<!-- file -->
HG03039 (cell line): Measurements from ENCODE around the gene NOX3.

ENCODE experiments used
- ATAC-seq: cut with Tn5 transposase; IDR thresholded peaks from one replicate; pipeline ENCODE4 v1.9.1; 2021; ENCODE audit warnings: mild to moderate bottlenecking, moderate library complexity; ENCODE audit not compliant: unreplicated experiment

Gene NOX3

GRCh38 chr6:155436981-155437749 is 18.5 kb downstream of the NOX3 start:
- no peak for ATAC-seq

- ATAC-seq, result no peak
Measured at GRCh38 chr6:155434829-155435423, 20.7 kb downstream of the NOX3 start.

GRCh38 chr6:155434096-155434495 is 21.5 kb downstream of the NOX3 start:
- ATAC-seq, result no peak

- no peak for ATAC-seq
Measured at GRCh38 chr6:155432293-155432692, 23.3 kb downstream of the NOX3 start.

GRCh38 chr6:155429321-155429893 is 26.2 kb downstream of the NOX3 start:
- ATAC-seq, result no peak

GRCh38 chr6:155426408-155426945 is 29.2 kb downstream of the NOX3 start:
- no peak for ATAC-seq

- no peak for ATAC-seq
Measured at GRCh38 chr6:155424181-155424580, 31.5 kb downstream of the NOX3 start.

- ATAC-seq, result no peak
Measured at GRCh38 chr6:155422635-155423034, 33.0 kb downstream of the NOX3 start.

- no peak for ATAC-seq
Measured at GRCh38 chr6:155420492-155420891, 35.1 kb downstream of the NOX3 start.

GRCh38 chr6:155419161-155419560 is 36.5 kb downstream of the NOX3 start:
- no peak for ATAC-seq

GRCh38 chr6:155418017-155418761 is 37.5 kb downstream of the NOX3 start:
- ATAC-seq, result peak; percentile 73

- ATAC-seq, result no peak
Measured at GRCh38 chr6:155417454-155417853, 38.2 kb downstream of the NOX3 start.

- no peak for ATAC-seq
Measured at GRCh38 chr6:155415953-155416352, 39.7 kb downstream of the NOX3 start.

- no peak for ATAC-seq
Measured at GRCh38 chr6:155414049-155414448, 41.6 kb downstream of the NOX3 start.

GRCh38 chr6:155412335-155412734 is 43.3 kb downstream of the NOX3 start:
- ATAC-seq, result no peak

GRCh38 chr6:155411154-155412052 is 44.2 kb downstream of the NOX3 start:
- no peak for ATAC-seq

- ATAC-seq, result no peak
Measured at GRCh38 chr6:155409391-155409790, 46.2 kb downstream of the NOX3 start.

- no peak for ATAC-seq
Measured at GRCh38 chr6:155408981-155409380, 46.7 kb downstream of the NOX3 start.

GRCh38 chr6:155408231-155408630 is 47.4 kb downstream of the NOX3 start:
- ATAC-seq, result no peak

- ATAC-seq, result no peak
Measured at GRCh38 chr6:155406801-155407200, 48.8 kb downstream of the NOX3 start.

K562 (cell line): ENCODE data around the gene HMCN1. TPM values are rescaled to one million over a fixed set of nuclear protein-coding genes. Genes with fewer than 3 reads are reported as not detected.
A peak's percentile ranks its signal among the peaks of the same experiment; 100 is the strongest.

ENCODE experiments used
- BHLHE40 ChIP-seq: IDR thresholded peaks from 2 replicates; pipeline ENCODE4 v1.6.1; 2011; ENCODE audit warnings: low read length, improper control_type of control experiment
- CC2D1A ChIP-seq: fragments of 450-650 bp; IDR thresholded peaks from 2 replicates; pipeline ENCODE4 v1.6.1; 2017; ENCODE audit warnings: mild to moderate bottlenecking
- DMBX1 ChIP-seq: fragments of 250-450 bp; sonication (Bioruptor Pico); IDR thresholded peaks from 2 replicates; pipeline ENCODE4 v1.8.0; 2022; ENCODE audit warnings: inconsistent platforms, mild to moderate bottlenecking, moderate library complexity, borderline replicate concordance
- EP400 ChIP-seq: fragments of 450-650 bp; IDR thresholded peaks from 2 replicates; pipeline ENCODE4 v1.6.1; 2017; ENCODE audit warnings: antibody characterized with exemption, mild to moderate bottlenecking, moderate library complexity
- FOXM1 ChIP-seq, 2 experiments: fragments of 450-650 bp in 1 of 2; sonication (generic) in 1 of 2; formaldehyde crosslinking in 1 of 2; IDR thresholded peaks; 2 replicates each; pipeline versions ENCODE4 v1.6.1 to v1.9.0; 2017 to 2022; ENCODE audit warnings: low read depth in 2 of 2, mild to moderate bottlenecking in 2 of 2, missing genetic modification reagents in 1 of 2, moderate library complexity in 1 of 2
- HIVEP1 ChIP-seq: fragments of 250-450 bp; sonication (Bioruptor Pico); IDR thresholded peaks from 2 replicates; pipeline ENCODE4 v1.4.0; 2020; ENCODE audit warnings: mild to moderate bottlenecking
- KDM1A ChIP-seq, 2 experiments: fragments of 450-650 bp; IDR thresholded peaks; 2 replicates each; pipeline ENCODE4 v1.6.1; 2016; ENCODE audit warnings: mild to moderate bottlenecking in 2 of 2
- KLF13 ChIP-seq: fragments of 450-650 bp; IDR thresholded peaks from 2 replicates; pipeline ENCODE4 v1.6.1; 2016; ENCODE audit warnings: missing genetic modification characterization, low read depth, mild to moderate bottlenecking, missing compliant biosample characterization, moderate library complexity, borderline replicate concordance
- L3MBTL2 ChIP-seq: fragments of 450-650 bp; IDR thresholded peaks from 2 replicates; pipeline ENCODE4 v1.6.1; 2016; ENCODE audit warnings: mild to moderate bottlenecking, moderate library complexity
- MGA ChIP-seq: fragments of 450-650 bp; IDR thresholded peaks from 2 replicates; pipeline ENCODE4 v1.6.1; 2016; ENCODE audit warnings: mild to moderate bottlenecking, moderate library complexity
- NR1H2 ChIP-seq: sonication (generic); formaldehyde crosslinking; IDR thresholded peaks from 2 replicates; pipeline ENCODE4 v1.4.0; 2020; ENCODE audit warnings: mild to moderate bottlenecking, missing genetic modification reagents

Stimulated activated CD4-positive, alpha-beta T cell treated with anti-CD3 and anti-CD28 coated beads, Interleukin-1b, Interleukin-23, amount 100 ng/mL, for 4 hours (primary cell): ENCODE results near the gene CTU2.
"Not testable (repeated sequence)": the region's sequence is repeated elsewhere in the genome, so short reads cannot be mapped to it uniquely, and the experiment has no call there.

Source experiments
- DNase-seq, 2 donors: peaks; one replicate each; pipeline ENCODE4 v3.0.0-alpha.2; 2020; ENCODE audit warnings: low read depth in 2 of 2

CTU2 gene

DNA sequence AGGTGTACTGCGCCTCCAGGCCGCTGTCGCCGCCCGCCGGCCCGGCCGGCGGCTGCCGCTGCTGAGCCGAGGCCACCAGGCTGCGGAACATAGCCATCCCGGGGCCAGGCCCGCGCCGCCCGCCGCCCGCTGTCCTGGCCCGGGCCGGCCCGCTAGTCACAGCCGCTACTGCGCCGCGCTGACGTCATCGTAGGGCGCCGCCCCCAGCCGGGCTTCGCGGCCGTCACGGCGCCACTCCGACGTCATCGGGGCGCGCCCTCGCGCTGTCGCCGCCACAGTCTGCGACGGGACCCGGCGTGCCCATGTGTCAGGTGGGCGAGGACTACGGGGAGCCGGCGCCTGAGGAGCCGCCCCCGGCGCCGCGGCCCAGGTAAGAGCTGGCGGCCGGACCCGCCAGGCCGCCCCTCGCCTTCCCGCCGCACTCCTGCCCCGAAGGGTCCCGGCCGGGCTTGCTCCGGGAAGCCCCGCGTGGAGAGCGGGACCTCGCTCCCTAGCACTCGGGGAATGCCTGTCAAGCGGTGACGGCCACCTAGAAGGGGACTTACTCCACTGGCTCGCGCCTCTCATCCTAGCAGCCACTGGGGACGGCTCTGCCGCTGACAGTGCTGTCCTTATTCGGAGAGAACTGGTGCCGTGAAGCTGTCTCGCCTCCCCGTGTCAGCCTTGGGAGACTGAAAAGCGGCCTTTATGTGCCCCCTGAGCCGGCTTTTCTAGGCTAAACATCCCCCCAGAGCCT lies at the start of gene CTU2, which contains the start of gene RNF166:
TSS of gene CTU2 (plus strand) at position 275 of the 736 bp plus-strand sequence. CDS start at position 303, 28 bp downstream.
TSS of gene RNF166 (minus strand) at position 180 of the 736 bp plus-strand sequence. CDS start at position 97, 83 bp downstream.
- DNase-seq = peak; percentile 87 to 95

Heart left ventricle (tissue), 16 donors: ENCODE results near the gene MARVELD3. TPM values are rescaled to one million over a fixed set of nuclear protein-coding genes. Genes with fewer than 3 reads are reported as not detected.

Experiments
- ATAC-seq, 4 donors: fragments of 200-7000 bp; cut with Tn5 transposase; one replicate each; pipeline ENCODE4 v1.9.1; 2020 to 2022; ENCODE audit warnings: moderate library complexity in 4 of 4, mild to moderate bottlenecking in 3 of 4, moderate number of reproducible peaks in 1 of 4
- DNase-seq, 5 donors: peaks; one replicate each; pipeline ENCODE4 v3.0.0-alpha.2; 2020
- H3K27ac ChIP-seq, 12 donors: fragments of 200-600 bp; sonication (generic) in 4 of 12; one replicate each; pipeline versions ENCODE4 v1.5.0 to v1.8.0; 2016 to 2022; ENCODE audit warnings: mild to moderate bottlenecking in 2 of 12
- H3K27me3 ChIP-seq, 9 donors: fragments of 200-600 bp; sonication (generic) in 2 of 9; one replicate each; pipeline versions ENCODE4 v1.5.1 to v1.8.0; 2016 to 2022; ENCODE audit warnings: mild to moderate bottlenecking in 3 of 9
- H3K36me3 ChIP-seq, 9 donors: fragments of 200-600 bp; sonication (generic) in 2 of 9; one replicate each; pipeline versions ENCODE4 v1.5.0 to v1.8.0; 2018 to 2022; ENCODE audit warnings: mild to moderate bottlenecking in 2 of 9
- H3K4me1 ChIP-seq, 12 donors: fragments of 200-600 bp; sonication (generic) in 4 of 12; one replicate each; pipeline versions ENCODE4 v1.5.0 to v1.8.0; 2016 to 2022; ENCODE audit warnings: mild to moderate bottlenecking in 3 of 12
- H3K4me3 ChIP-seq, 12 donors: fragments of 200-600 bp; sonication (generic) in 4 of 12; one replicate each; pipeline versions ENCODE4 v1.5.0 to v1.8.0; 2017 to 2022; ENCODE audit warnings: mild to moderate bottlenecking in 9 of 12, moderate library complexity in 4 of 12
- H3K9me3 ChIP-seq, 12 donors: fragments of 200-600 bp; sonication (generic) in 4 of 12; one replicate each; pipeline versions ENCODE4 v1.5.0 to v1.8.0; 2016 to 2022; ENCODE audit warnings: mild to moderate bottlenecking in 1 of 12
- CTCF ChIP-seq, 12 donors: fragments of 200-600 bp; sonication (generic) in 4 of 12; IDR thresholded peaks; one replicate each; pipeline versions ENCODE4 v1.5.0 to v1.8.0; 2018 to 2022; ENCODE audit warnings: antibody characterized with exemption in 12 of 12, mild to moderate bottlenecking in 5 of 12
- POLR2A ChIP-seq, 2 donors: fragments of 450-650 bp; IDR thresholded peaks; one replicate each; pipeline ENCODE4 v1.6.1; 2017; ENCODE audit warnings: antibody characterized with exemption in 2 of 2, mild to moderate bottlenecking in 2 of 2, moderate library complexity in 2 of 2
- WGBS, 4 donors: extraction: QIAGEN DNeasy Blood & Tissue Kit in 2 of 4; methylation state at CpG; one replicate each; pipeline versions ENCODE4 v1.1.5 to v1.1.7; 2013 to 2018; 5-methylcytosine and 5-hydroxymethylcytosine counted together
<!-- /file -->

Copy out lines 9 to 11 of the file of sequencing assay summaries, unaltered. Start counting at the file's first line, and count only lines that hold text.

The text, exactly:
GRCh38 chr6:155434096-155434495 is 21.5 kb downstream of the NOX3 start:
- ATAC-seq, result no peak

- no peak for ATAC-seq